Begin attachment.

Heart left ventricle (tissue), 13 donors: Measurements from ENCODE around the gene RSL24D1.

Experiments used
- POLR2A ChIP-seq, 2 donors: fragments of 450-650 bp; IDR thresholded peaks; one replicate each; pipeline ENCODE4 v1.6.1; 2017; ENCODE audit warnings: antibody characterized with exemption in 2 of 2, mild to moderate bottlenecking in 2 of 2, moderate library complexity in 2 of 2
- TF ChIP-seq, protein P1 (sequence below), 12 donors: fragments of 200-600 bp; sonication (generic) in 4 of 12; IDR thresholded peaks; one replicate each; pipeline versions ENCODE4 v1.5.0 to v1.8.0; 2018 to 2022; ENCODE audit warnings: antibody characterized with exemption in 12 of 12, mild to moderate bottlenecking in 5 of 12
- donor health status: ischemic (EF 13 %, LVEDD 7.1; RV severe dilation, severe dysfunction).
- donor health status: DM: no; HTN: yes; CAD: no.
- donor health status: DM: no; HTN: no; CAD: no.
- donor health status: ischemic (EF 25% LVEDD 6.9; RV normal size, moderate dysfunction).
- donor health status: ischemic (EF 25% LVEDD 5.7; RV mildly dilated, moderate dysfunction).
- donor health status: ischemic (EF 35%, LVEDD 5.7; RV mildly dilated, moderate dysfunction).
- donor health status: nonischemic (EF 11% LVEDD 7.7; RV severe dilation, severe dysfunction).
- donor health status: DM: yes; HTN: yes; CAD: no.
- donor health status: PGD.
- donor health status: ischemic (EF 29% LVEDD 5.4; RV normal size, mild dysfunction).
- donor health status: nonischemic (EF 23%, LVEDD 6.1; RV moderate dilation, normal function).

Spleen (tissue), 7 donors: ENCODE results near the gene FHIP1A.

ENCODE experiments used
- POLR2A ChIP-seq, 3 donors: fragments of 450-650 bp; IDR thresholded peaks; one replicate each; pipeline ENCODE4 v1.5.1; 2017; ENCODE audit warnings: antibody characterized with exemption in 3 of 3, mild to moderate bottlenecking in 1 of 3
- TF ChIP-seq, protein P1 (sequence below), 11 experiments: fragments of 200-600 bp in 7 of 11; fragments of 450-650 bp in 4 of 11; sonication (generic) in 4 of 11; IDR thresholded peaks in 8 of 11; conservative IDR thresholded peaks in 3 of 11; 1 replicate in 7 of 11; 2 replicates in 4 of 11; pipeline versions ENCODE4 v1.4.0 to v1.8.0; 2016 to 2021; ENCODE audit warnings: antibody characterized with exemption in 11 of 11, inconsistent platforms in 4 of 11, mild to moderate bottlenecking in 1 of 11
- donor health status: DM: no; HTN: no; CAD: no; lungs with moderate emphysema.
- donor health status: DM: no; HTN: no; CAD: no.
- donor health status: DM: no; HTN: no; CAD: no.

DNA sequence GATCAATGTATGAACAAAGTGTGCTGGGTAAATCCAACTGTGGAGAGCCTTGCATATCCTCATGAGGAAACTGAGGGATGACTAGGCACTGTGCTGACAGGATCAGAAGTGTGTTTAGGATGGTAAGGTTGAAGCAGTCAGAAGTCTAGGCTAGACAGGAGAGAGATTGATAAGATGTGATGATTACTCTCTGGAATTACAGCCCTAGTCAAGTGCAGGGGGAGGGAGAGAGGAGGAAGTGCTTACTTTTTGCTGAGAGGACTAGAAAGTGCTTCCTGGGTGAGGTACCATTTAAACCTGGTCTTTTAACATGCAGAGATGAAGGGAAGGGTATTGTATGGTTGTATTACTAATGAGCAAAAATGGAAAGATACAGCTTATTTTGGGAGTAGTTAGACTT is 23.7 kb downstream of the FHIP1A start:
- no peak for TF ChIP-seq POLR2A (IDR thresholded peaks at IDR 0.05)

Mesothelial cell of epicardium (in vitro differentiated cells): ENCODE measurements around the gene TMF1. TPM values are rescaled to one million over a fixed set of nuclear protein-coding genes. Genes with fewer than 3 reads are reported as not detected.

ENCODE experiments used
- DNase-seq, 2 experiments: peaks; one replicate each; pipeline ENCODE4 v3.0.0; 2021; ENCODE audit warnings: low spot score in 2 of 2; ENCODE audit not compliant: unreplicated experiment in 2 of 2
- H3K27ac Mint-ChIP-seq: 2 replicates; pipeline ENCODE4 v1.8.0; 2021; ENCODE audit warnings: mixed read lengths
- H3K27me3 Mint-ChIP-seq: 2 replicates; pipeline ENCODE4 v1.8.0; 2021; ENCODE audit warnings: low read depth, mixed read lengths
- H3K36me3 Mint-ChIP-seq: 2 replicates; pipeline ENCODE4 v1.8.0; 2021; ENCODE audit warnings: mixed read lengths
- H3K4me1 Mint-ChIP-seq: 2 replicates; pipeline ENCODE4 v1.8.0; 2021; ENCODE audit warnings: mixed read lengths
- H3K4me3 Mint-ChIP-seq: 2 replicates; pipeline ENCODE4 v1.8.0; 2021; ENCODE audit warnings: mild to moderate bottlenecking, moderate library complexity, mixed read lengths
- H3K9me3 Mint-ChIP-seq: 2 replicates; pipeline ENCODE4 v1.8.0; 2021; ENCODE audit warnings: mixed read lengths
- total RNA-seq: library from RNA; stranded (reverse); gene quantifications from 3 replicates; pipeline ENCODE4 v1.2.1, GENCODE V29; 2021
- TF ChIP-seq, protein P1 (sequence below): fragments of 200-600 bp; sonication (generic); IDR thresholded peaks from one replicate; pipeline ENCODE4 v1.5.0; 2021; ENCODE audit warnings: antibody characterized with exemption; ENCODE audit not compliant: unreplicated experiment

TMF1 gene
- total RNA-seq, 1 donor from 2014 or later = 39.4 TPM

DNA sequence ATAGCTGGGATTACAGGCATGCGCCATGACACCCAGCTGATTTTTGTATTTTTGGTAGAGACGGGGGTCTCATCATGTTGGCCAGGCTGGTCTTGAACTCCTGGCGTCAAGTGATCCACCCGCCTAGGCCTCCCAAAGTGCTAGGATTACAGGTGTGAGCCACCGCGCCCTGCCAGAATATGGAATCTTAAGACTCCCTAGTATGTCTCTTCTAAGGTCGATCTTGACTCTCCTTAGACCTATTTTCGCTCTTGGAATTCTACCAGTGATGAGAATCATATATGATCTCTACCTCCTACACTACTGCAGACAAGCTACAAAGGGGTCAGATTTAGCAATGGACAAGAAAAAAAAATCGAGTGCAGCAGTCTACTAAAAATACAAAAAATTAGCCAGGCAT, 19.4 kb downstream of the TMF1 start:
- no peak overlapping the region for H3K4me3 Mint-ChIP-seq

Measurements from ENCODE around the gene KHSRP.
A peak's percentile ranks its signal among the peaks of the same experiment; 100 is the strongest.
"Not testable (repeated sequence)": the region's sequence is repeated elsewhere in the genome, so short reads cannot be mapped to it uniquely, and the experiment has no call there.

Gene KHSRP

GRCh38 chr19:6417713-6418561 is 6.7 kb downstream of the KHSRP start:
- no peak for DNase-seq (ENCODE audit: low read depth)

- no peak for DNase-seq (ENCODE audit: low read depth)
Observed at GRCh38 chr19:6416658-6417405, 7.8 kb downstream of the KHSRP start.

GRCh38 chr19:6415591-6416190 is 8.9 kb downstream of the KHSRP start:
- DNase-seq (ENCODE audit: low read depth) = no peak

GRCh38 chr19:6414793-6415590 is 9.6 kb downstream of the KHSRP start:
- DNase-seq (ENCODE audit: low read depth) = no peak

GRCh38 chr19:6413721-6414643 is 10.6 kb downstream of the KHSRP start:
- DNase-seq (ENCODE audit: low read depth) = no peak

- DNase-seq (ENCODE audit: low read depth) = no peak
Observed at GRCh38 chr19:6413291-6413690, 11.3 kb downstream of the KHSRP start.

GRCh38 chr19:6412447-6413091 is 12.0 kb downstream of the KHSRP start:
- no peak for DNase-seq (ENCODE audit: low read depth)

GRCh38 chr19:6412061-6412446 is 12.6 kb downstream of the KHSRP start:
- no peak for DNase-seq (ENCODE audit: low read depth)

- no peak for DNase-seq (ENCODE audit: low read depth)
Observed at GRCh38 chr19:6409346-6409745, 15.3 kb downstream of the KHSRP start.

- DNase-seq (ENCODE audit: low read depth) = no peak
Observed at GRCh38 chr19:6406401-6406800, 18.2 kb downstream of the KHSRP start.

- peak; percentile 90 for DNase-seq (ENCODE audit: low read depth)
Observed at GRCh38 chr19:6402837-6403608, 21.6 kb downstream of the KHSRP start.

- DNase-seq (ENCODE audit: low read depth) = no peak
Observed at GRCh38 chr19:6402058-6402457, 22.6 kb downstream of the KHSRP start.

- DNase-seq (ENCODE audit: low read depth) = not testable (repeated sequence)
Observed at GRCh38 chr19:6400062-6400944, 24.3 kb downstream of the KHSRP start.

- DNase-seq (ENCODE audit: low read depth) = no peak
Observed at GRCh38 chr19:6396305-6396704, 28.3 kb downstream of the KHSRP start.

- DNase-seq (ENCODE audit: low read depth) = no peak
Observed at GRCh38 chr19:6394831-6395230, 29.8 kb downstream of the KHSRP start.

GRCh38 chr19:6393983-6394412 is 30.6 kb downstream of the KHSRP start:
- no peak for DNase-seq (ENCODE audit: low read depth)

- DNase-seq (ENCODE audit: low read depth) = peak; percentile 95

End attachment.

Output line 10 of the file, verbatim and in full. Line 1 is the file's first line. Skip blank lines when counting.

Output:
- donor health status: ischemic (EF 35%, LVEDD 5.7; RV mildly dilated, moderate dysfunction).